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Candy, Candy Corn, Candy Canes, and SUGAR

Posted on October 19, 2017 at 10:25 AM by Natalie Te Grootenhuis

As we approach the holiday season we begin to see the array of all things sugar filling up groceries stores. As you scan the shelves of your local store this year you may see more packages labeled with things like “Non GMO” “Organic” “Natural Flavors” and of course “No High Fructose Corn Syrup.” These labels are normally bold and feel more like a warning against eating any of those things in these food groups entirely.  Many shoppers will automatically assume that the package with the least amount of ingredients and the most amount of ‘warnings’ has to be the healthiest option for their family. But what if I told you most of those “warnings” were actually not a warning at all but rather a marketing technique to get you to reach for the higher priced product on the shelf. Over the next few weeks we will take a deep dive into many of these food myths and marketing campaigns but today we want to start sugar.


With Halloween right around the corner the amount of sugar Americans will be consuming in the next few weeks is almost triple the recommended daily allowance. We are in no way encouraging Americans to consume more sugar than recommended, and fully are aware of the health risks that come with high consumption of sugar. The myth we are discussing today is simply there is no difference between any kinds of sugar. The most common debate is between table sugar and High Fructose Corn Syrup (HFCS). To fully understand the argument that all sugar is sugar we must first go back to your high school chemistry class (minus the weird hair and clothing of course).


Table Sugar chemically is made up of Glucose and Fructose molecules when you put them together they make sugar. HFCS is made from corn and the kernels on an ear of corn contain starch, which chemically are glucose chains that are all linked together. Scientist are then able to take some of those glucose molecules and flip them so they make fructose because they have the same chemical make up just in a different order. The name High Fructose Corn Syrup is because it has higher fructose than normal corn syrup but is no different than normal table sugar. When it is all said and done there is the same amount of both molecules in HFCS as there is in table sugar. Many scientist will tell you that when you compare the molecular makeup of different kinds of sugars it is almost impossible to tell them apart.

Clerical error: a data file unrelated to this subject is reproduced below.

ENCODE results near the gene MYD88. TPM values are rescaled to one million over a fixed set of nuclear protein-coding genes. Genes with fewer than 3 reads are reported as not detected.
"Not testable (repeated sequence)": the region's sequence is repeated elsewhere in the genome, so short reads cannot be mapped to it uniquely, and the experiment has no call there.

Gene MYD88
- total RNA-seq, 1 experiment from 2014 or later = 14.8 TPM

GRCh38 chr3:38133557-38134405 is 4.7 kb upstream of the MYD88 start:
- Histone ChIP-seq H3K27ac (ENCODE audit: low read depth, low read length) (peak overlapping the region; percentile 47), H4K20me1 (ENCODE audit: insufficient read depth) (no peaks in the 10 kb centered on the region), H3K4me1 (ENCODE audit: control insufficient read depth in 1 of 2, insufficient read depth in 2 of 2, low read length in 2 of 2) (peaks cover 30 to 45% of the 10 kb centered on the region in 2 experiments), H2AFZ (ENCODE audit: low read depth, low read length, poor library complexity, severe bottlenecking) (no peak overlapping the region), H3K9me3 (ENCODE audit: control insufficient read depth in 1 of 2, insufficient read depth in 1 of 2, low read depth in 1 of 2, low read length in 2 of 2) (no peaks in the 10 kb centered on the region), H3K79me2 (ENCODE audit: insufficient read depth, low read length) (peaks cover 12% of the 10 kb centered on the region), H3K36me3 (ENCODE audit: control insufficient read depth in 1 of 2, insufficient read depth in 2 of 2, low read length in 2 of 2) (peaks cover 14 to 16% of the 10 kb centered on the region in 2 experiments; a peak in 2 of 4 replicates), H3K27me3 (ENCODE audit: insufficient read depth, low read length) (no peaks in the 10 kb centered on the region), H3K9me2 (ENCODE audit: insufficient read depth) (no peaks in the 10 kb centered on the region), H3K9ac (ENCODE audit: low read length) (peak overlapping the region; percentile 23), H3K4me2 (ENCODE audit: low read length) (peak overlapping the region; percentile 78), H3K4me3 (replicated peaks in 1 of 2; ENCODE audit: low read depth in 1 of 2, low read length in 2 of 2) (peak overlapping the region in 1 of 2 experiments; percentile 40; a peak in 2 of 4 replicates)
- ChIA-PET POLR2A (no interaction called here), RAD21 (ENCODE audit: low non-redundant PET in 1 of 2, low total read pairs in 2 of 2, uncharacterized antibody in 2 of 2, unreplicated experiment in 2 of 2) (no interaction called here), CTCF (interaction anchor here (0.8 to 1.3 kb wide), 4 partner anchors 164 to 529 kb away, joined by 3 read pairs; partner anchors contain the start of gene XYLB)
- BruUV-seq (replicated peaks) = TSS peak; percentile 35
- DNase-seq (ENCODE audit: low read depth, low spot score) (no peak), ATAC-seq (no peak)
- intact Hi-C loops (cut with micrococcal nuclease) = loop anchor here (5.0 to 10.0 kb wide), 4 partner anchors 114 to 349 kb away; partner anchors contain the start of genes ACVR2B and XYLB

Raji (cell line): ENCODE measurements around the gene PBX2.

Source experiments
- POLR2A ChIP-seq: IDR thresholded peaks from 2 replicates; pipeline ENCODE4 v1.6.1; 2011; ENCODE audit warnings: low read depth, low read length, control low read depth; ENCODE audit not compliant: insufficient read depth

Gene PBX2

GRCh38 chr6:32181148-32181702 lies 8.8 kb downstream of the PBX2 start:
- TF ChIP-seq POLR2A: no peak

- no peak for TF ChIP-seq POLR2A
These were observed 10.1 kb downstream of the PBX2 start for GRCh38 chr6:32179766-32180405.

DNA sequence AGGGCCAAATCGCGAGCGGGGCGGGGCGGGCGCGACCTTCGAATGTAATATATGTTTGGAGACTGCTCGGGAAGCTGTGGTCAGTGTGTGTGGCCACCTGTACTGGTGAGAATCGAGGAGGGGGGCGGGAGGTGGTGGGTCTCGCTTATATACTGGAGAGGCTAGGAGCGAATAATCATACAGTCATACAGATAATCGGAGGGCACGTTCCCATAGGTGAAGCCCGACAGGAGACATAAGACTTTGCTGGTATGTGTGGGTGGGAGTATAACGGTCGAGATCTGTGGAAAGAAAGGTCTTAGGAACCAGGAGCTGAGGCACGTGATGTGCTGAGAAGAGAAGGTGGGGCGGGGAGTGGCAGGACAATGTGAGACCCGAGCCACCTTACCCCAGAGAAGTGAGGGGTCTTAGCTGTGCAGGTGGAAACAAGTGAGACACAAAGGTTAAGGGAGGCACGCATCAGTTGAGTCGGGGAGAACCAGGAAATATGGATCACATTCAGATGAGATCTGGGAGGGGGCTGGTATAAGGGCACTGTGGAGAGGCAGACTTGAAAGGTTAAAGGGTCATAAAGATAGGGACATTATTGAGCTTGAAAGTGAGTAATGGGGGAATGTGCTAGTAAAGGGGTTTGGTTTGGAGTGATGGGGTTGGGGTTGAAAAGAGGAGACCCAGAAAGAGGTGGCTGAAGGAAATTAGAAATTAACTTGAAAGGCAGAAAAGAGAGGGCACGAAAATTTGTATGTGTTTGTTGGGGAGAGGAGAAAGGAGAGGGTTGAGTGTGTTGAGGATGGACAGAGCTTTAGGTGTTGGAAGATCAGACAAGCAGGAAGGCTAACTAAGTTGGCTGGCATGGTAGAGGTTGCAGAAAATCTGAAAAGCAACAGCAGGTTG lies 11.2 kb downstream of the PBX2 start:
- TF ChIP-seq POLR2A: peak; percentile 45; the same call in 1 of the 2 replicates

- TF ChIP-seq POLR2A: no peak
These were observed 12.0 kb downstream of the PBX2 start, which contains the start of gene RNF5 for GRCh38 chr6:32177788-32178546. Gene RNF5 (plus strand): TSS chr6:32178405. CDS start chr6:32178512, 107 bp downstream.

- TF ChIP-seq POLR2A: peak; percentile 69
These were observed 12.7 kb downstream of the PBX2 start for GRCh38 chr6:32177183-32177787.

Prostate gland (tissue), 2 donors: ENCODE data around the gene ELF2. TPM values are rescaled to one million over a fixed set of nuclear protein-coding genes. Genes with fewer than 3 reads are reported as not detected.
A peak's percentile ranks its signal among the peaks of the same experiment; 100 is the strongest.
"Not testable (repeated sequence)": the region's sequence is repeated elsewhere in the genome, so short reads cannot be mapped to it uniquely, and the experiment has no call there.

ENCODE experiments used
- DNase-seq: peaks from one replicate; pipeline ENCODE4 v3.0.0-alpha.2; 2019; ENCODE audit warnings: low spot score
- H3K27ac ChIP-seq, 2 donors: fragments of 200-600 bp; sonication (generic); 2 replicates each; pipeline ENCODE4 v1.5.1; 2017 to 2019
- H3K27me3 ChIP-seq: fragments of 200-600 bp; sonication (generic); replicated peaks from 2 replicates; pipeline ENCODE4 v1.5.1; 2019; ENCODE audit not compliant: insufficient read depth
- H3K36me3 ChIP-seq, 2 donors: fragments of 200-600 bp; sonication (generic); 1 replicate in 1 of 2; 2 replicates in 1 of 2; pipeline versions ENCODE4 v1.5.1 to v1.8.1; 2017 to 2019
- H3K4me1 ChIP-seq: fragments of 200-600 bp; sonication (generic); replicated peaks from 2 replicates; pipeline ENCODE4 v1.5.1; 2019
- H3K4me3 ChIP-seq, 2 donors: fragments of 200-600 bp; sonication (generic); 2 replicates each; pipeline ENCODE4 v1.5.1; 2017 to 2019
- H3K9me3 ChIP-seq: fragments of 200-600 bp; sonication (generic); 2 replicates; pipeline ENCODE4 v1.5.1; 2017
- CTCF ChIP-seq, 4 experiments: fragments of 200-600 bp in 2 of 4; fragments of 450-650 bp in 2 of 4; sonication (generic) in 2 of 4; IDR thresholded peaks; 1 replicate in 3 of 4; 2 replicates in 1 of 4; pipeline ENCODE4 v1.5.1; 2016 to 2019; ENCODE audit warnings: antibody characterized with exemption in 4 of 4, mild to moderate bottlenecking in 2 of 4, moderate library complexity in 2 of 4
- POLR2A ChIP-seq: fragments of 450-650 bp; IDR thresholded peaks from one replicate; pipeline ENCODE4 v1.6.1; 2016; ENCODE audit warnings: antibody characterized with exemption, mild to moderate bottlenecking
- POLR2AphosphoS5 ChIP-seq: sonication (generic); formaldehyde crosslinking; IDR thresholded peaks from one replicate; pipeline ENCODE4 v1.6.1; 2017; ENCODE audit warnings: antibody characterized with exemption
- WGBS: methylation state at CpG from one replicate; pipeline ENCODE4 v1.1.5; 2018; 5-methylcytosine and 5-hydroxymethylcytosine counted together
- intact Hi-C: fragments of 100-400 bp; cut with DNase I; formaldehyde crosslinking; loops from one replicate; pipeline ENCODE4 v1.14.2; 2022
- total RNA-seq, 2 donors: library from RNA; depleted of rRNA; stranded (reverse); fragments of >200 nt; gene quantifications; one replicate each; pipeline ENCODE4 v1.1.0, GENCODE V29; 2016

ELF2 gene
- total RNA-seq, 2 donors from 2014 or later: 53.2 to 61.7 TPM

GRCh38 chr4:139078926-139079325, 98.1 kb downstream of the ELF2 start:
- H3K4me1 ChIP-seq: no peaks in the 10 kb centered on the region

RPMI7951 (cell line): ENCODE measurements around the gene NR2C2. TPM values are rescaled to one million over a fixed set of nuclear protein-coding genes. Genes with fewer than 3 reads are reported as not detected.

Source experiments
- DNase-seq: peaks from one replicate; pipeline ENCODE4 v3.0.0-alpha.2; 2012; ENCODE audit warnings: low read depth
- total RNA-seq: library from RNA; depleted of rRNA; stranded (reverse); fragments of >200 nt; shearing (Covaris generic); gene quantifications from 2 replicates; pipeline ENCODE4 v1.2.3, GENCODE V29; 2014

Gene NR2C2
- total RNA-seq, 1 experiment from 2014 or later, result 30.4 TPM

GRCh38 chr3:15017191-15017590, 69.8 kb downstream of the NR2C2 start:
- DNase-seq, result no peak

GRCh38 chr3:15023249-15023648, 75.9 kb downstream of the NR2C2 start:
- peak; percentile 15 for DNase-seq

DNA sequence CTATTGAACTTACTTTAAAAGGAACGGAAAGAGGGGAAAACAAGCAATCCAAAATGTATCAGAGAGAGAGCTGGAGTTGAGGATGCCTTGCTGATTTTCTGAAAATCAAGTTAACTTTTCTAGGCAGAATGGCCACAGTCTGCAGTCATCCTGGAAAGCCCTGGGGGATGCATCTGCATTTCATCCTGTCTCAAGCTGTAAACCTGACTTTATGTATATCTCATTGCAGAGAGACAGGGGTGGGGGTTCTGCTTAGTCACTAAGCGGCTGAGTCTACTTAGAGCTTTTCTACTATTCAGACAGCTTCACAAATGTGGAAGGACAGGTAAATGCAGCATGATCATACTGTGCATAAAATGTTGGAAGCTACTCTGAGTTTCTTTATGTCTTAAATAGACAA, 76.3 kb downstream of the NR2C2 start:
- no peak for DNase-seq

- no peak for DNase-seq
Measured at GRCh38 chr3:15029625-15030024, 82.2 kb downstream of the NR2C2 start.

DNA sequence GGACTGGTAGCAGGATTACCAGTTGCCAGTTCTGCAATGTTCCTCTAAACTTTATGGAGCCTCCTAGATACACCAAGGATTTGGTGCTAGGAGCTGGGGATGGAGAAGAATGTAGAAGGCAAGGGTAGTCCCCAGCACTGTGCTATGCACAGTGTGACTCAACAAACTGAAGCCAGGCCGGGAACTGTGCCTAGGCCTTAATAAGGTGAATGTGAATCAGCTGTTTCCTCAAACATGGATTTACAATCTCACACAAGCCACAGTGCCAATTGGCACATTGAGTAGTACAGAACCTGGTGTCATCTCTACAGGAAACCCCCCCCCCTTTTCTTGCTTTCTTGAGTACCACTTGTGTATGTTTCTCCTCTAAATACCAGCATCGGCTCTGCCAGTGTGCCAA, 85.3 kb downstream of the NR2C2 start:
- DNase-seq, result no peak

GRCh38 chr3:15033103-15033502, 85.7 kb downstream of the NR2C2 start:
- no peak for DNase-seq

So why do food manufactures put HFCS in our food? Well for one it’s a lot easier to access here in the U.S. because table sugar is most often made from Sugar Cane which has to be imported from South America US food manufactures started using a product that was locally grown and readily available.


Why do some companies label it? Short answer, because they can. HFCS has become a marketing term that many companies have started advertising to get consumers to pay more money for a product that does not contain HFCS. Most of the time the substitute sweeter they are using is more expensive so in return they must charge the consumer more.


The moral is this holiday season when you are eating your weight in sugary goodies keep in mind that all sugar is the same and minimal amounts is always better.

To learn more about HFCS checkout these great resources:


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